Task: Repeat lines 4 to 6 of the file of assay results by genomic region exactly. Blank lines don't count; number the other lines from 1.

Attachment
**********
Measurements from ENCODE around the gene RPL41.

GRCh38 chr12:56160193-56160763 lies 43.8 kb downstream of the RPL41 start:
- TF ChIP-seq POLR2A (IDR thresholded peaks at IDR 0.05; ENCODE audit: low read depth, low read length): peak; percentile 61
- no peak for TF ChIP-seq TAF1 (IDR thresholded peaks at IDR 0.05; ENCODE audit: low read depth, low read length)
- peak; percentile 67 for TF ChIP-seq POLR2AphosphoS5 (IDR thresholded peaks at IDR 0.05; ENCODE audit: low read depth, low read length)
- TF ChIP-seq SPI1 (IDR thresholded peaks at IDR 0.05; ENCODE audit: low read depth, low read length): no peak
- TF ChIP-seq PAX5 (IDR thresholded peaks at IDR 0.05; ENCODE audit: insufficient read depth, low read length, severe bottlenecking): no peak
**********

- no peak for TF ChIP-seq TAF1 (IDR thresholded peaks at IDR 0.05; ENCODE audit: low read depth, low read length)
- peak; percentile 67 for TF ChIP-seq POLR2AphosphoS5 (IDR thresholded peaks at IDR 0.05; ENCODE audit: low read depth, low read length)
- TF ChIP-seq SPI1 (IDR thresholded peaks at IDR 0.05; ENCODE audit: low read depth, low read length): no peak